One of the reasons why the Boston Red Sox have become a model franchise ever since Theo Epstein took over baseball operations in 2002 is because of his ability to create organizational depth. The Red Sox have been able mix young talent with veterans, and when those veterans get hurt for a period of time, they have been able to go into their minor-league system and call up quality talent.
The latest example of Boston’s ability to call up quality talent from its minor league system occurred on Sunday when the Red Sox called up top shortstop prospect Jose Iglesias. Iglesias will replace SS Marco Scutaro on the roster. Scutaro was placed on the 15-day DL with the ever so popular oblique injury.
The Fenway faithful and the rest of baseball will get their first look at the next defensive stud at the shortstop position. He is widely considered the best defensive SS in the minor leagues. This guy can pick it with the best of them.
Offensively, he is nowhere near where he is defensively just yet. At 21 years old, Iglesias has a lot to learn.
Iglesias has zero power and needs to learn how to work the count better. He only has 17 walks in 376 minor-league plate appearances.
The best case for Iglesias is that he becomes an Orlando Cabrera-type hitter. The worst case is that he is the next Rey Ordonez.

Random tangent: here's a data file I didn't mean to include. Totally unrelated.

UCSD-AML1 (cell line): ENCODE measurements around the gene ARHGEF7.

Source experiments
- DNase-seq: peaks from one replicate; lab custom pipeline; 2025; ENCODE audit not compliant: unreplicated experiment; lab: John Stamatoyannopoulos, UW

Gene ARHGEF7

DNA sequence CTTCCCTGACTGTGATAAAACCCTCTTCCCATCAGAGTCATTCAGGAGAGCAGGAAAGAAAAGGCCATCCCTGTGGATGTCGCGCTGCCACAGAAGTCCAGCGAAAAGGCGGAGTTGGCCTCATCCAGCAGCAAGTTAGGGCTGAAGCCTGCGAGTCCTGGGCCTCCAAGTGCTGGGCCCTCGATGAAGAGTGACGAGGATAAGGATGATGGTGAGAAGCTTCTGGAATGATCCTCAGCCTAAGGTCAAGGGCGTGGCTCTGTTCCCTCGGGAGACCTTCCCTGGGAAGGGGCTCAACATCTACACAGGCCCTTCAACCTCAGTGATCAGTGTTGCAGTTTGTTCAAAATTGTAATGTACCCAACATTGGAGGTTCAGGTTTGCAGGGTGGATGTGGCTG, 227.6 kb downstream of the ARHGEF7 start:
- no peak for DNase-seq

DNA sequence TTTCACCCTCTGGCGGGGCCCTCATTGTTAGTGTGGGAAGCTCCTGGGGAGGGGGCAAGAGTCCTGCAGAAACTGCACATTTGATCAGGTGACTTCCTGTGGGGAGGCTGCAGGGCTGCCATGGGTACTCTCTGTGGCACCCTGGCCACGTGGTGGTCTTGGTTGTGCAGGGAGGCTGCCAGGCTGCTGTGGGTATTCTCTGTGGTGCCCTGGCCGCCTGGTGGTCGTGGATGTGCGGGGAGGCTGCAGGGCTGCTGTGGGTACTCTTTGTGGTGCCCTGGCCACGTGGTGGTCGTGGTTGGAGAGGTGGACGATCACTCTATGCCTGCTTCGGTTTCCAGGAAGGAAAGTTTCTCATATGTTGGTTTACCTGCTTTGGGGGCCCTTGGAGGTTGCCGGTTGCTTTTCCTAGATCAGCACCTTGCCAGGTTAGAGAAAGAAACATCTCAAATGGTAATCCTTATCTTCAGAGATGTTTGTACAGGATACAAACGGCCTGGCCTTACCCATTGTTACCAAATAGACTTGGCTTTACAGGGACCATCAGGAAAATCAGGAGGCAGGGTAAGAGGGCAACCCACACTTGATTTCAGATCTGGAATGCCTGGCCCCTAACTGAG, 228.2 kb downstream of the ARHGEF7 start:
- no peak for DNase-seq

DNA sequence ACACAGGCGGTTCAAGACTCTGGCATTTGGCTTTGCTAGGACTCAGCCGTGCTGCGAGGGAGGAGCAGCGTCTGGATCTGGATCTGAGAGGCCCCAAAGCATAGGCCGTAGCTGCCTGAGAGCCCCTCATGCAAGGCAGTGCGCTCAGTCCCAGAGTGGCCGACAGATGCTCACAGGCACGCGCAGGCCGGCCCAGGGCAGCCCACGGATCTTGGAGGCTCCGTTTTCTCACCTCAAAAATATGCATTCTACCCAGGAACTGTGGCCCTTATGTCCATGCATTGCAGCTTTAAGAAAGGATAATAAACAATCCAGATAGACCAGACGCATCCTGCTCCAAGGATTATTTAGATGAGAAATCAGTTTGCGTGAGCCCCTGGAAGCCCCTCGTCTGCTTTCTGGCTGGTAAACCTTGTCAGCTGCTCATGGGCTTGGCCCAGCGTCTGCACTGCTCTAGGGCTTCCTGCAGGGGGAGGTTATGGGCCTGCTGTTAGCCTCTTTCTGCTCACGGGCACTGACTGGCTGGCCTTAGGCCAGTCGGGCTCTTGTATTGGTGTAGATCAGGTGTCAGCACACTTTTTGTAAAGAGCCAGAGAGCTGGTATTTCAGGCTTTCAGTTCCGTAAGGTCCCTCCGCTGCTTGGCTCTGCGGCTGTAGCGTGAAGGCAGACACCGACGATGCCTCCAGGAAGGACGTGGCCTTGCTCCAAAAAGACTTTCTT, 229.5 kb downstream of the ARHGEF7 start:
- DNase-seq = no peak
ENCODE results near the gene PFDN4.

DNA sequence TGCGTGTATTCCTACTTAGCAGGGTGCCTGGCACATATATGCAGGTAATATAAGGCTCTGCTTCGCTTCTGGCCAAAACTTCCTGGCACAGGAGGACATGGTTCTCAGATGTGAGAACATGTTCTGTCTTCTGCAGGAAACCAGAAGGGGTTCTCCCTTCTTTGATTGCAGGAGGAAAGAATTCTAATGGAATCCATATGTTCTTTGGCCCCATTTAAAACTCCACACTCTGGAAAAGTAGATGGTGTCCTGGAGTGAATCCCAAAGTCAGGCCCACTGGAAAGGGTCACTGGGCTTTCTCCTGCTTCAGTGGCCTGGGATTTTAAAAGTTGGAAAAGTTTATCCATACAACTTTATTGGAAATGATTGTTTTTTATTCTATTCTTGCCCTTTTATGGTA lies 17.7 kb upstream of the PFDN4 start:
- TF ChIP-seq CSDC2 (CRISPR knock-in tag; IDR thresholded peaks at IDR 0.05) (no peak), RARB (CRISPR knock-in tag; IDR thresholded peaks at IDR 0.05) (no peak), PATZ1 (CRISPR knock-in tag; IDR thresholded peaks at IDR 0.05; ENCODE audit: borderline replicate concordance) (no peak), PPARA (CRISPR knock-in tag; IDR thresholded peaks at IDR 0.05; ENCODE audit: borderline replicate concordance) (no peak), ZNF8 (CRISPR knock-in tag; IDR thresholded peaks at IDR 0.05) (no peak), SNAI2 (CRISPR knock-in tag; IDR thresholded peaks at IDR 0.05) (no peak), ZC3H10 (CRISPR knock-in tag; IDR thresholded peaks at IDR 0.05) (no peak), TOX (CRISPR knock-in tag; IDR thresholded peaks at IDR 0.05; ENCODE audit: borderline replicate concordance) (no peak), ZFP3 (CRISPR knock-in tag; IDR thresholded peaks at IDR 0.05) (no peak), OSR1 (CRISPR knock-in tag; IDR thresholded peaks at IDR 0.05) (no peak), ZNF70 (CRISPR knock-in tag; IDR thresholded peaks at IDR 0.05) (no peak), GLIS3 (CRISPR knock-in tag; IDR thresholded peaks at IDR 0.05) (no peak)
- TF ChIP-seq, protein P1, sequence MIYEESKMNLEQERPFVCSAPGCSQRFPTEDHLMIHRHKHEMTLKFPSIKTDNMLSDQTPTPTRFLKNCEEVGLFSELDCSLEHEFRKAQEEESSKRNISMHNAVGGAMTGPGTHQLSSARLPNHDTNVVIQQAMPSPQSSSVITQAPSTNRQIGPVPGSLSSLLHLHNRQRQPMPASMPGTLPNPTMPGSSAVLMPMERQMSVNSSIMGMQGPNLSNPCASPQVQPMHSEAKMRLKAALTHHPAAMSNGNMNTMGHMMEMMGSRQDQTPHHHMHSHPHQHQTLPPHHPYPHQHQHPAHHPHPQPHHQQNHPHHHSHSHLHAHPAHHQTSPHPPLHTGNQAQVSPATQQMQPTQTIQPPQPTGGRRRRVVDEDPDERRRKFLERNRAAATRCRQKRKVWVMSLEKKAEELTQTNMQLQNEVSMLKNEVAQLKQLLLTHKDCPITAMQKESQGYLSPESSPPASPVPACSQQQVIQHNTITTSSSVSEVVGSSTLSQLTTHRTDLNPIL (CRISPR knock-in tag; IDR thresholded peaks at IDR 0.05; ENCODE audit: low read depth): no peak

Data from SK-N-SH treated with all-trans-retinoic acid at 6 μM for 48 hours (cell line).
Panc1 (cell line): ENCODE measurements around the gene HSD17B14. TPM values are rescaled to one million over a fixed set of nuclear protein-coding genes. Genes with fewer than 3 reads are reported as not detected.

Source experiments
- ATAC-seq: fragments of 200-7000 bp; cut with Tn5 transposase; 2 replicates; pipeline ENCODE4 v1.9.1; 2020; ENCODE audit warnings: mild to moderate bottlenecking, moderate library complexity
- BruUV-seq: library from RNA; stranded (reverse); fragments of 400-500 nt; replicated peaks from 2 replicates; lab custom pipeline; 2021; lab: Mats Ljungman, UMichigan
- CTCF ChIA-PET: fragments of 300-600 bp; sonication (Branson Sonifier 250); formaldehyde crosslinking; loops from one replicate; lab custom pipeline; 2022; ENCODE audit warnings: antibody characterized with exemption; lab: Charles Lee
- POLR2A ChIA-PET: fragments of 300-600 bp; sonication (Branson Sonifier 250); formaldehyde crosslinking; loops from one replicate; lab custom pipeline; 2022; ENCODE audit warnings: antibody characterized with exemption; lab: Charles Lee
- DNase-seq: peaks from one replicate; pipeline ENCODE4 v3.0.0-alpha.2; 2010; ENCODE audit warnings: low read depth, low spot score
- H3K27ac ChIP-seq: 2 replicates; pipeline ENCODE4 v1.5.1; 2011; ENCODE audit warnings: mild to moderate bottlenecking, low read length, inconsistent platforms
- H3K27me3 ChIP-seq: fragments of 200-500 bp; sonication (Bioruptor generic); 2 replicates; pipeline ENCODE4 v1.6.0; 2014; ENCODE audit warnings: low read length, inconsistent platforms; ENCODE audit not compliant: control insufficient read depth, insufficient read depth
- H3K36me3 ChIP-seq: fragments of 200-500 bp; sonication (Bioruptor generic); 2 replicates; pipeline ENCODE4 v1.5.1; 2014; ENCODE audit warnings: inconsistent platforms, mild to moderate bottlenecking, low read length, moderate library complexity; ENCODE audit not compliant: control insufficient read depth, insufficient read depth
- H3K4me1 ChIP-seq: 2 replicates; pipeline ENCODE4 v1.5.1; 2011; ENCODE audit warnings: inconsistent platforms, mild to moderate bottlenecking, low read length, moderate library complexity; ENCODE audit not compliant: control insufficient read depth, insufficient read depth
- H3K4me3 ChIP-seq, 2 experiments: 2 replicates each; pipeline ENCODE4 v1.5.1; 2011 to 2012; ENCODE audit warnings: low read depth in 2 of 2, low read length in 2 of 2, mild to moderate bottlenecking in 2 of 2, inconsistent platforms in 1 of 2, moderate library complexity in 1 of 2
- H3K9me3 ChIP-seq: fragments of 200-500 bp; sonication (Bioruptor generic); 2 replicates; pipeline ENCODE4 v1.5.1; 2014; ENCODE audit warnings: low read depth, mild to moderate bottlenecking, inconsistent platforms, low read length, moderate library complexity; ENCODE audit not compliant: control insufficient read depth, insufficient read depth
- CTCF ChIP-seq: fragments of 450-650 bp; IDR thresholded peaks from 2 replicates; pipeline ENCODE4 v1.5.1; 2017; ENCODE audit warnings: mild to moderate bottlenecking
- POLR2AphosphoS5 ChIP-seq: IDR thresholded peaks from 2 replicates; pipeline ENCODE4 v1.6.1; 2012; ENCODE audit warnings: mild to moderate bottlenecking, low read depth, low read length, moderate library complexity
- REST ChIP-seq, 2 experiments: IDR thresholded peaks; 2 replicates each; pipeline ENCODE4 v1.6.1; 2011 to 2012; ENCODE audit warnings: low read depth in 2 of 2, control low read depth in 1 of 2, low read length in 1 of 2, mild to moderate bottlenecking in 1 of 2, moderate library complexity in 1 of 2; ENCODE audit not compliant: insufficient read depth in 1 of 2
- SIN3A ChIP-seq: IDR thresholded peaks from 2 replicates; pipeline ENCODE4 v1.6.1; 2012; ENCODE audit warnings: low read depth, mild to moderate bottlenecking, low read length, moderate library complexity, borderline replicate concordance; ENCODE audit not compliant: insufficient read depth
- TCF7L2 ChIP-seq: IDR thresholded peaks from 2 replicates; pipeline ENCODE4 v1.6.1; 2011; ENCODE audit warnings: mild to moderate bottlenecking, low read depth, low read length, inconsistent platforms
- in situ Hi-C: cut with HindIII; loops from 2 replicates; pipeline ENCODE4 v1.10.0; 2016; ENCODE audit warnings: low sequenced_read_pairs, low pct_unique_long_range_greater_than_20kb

His role with the Red Sox will be backing up Jed Lowrie, and I would imagine he would also serve as a defensive replacement for Lowrie late in the game.
Here are some other things you should know about Jose Iglesias...
Drafted: Not drafted. Signed as an amateur free agent in 2009 out of Havana, Cuba
Minor League Stats
Keith Law Ranking and Analysis
Ranking: No. 45 out of 100 best prospects in baseball for 2011
Analysis: "Iglesias is the best defensive shortstop prospect I’ve ever seen. He’s not the fastest or most athletic, but he’s the one most able to make plays and to take difficult plays and make them look routine.
"There’s not much flash to Iglesias’ fielding; he gets in position, the ball disappears into his glove and it’s on its way to first base before your eyes have even adjusted from watching the ball on the ground. His hands and instincts are plus. He is not wide-ranging like an Ozzie Smith but will surprise with how many ground balls he reaches despite average-at-best running speed.
"Iglesias’ swing is direct with good bat speed, and he has a little pop when he gets his arms extended, although in Fenway that probably will mean lots of doubles off the Monster but few home runs. He needs to avoid barring his lead arm, and so far he hasn’t shown much patience although he has shown he can make a lot of contact. If he can draw 50 walks a year or hit .300 regularly, he’s an All-Star, and if not, he’s still an above-average regular because of the potential value of his defense."